Focus on the Community Partner
Who are typical community partners?

This course is suited for a range of community partners. Student teams have conducted consulting projects for a Fortune 100 corporation, an entrepreneurial startup, and a non-profit organization.

Who recruits them?

For this course, community partners may be identified through individual relationships between faculty/administrators and executives at the community partner, and/or through institutional relationships between the University and the community partner. While the CCE can suggest and canvas potential community partners, the instructor will make the final decision on whether the client(s) and project(s) are well suited for the course.

What are the requirements to recruit, coordinate, and support community partners?

For this course, it is particularly important to identify community partners where there is a match between the client's problem and the student skills to help solve that problem. The instructor should expect to review multiple potential projects for each project that is ultimately accepted for the course. The instructor should also expect to remain engaged during the semester, to ensure that each community partner is satisfied with progress on their project.

What are the expectations for the extent and nature of the community partner involvement in the course?

For this course, it is particularly important for community partners to identify a problem that is important for the organization. This will give the community partner a vested interest to remain engaged, to provide student teams with quantitative and qualitative data for analysis, and to interact and provide feedback on student progress. While the actual time commitment for community partners is modest, their level of engagement will lead to more productive outcomes.

What are the benefits to the community partner?

Consulting projects in this course involve problems that are important to the community partner. If a community partner were to pay professional fees for a consulting firm to solve this type of problem, the estimated fees could range from $100,000–200,000. Because community partners provide such valuable learning experiences for our students, and because the University desires to develop an enduring relationship with community partners, the University does not charge community partners for consulting projects in this course.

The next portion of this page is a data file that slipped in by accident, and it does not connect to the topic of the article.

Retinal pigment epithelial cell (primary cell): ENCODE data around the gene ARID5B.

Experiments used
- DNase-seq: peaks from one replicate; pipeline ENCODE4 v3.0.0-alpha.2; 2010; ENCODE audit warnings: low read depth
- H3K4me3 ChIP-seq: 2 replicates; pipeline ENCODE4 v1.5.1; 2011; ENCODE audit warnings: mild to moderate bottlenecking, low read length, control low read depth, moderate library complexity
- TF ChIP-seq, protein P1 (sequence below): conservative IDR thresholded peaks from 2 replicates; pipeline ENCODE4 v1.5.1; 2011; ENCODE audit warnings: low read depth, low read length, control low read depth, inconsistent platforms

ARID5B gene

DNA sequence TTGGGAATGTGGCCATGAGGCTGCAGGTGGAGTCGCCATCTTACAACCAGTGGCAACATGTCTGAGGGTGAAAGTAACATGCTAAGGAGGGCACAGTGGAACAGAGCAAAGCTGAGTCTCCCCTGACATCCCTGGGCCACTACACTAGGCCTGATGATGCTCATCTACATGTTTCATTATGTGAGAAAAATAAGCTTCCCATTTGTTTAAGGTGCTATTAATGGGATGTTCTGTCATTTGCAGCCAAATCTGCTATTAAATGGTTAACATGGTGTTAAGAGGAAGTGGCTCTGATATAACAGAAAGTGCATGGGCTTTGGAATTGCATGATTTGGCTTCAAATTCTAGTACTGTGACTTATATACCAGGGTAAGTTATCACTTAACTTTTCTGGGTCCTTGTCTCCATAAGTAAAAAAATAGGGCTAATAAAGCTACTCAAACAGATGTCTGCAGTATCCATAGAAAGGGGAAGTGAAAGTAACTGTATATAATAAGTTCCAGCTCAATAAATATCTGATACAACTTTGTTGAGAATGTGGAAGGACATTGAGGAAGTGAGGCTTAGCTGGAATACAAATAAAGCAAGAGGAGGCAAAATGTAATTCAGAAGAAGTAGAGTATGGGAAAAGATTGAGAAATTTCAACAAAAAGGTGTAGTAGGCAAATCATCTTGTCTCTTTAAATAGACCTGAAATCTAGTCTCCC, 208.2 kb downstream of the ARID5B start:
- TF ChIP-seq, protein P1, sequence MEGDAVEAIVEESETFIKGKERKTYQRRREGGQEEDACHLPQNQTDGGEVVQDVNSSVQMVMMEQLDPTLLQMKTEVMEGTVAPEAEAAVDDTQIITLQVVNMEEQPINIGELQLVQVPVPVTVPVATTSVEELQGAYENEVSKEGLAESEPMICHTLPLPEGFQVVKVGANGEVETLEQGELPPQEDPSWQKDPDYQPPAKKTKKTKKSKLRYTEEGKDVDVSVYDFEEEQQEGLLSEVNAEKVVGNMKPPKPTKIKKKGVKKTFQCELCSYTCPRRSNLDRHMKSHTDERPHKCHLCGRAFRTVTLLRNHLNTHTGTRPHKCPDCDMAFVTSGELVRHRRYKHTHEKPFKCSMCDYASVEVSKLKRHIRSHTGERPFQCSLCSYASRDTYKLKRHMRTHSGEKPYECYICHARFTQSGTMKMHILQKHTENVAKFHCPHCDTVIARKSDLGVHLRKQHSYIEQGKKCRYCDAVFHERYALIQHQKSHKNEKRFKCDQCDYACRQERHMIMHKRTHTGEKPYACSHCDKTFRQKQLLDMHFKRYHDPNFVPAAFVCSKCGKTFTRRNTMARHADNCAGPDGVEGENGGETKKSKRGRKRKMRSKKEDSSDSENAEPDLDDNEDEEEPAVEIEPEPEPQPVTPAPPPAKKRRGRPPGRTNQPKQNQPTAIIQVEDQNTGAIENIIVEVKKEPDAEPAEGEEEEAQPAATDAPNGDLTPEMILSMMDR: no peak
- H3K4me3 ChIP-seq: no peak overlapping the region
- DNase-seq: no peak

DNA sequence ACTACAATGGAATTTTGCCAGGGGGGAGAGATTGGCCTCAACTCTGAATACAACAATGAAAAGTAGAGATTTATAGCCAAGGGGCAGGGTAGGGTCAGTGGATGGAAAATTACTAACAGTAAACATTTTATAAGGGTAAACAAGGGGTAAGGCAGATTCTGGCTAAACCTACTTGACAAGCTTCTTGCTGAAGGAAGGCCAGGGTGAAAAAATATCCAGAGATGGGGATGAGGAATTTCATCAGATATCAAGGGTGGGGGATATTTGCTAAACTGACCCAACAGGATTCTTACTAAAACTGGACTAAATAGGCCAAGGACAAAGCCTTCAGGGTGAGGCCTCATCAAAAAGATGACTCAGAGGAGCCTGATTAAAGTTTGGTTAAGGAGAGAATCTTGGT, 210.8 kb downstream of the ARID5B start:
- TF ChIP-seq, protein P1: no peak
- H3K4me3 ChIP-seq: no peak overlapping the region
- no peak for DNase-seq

Student Feedback
This class forced me to deal with workplace problems and challenges.

"The most valuable learning experience in this class, however, did not come in the classroom. This class has forced me to deal with workplace problems and challenges like no other class at Richmond."   

I learned about group dynamics, professionalism, and myself.

"I have been thoroughly challenged and will regard this course as one of the most beneficial and intriguing of my college career. I learned more about group dynamics, professionalism, and myself in 14 weeks than I ever have before."

The most beneficial part was how the components came together in a client project.

"In this course I have learned how to properly establish a framework to collect and analyze data, what goes into managing a project, team, and a client, as well as how to give an effective presentation. However, the most beneficial part of the course was the way that each of these components came together in the actual client project."

This class showed me how to do work the right way.

"This class has showed me how to do work the right way. What I have taken away from this course I believe has not only helped me mature over this past semester, but will lead to my future successes after graduation and help guide me throughout my career."